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Intelligent Optical Networks Michal Debski Rami Abielmona ELG 7187 Wednesday November 21, 2001 Prof. Dan Ionescu Presentation Breakdown Intelligent Network (IN) Breakdown Optical Network (ON) Breakdown IN + ON = ION Features of IONs Current and Future Leaders

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Intelligent optical networks l.jpg
Intelligent Optical Networks

  • Michal Debski

  • Rami Abielmona

  • ELG 7187

  • Wednesday November 21, 2001

  • Prof. Dan Ionescu


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Presentation Breakdown

  • Intelligent Network (IN) Breakdown

  • Optical Network (ON) Breakdown

  • IN + ON = ION

  • Features of IONs

  • Current and Future Leaders

  • Challenges and Outlook on Technology

  • Limitations and Conclusions


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Introduction to intelligent networks (INs)

  • Service-independent telecommunications network, capable of operating and provisioning new services.

  • Initiated by Bellcore in USA in 1985 [1], with an initial goal of providing network operators with the ability of introducing and managing new services through a central database.

  • Basic concept involves the schism between the service providers and the telecommunication networks andequipment vendors, in order to seamlessly distribute and provision new services in various equipment.

  • Work has to be done to ensure that the generic components can easily interface to each other on different vendors’ equipment, through a published, open-interface standard.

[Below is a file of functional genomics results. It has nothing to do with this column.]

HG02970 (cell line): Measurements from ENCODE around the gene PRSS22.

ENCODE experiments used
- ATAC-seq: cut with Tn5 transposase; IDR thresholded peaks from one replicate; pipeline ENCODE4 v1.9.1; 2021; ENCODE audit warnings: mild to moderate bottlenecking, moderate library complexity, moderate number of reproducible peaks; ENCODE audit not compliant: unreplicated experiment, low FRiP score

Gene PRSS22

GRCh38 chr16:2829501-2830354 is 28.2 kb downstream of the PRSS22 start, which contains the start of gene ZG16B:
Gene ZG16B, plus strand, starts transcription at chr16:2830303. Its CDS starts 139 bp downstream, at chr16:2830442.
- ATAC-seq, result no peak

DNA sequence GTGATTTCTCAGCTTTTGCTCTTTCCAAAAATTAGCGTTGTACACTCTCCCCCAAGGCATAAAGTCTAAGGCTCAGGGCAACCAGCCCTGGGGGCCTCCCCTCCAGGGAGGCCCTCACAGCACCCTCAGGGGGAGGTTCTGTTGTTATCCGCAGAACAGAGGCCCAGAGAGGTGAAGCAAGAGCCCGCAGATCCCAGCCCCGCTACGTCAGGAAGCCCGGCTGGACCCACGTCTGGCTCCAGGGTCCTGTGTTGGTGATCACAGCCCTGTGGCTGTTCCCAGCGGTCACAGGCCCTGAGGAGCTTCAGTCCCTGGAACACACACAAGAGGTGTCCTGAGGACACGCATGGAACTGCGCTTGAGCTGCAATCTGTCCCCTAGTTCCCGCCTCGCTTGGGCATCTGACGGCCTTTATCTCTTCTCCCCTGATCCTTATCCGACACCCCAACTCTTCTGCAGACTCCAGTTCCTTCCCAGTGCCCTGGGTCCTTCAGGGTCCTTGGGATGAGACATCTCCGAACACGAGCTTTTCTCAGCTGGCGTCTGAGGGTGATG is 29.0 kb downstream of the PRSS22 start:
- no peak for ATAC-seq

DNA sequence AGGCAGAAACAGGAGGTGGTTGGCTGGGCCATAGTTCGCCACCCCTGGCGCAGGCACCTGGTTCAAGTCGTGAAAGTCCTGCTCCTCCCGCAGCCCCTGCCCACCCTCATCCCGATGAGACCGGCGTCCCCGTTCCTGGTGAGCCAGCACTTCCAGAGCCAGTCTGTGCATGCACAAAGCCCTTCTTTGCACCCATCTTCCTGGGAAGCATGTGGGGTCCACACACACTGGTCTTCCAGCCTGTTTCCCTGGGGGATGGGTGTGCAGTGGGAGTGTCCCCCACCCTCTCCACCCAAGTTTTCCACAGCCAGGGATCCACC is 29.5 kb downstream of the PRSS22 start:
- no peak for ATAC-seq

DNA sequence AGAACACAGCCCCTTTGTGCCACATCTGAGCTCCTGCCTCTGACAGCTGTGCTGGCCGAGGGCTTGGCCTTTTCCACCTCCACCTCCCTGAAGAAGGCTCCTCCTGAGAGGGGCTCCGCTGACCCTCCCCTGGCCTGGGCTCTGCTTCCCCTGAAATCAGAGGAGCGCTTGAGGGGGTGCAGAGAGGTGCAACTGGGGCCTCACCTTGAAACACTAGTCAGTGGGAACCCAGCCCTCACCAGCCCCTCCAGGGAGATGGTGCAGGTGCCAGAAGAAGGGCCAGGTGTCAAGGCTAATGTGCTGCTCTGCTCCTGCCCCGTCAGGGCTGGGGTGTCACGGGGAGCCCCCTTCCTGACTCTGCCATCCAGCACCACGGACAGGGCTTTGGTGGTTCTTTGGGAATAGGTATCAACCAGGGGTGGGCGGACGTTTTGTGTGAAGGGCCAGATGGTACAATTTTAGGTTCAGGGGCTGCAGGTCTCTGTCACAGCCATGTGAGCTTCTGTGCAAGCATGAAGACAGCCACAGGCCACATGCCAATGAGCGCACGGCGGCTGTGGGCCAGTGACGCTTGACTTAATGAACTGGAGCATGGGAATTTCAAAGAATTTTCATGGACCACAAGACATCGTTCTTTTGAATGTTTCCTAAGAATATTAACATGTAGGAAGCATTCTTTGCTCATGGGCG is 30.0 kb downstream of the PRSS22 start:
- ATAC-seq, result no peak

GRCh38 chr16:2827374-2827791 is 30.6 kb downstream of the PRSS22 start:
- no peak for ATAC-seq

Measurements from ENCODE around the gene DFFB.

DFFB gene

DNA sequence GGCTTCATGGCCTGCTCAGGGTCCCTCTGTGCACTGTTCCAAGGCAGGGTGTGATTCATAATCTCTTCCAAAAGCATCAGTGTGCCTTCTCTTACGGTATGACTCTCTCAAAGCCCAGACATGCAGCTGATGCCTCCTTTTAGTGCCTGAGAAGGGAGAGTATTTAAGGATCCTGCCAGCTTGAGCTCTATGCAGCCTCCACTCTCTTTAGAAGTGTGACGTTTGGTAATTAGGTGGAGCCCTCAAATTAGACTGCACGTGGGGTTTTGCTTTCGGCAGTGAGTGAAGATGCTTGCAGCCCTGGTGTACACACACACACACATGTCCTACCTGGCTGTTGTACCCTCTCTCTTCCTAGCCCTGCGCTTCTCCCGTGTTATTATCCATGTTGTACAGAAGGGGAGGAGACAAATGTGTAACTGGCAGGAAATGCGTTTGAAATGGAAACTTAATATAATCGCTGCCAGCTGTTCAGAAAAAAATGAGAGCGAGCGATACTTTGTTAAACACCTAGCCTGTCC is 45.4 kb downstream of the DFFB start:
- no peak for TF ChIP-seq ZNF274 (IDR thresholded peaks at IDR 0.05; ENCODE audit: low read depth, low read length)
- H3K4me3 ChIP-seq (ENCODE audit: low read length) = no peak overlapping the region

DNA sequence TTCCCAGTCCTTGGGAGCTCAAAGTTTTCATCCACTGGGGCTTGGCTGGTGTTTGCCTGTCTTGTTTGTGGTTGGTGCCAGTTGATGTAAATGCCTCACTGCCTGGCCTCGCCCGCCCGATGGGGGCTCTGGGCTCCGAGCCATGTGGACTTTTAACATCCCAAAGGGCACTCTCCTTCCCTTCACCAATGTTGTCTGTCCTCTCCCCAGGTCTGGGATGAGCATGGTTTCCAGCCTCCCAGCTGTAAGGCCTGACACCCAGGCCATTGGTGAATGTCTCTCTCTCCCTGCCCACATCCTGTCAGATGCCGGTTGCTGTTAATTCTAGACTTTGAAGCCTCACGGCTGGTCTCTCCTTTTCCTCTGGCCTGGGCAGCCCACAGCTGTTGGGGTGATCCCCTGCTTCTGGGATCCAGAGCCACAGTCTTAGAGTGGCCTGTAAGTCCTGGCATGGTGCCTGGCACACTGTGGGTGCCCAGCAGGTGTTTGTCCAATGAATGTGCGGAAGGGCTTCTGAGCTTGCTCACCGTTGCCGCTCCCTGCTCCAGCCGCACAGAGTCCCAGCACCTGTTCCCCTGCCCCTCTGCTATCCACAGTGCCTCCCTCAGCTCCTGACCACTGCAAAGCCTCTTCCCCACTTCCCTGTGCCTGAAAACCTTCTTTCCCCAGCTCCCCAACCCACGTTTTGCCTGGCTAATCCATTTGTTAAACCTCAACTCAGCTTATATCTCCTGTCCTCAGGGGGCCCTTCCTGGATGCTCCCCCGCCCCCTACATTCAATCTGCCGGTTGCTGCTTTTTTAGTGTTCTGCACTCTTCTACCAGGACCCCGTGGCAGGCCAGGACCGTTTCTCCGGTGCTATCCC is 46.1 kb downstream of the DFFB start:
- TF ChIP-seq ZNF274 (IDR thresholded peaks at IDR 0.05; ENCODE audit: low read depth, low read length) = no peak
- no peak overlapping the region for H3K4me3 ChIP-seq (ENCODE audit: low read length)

• The CCITT approved and published a more organized structure of intelligent networks in 1993, naming the entity the advanced intelligent network (AIN)


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Intelligent network benefits

  • Rapid service introduction

    • Reduces latency of introducing new services throughout a network

  • Robust service customization

    • Services are adaptable and depend on the customer needs

  • Established vendor independence

    • Same equipment, different services, OR different equipment, same services

  • Portable open interfaces

    • Market is notdominated by one or two vendors, since service providers can run their products using open interfaces


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Intelligent network concept

  • Basic service is enhanced through added network intelligence

  • Provides for very rapid service turnover


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Intelligent network architecture

  • Intelligent peripherals remotely manage the network

  • Allows for a dynamic insertion of new services into the network


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Evolution of network transmission technology

  • 1st Generation: Copper media

  • Slow data rates

  • Susceptible to noise, high loss

  • 2nd Generation: Optical fibre, (late 80s)

  • Supports higher data rates

  • Allows for longer link lengths

  • Dense Wavelength-Division Multiplexing (DWDM, 1994):

  • Multiplexing of many data streams using different wavelengths

  • 3rd Generation: Intelligent optical networks (1999-on)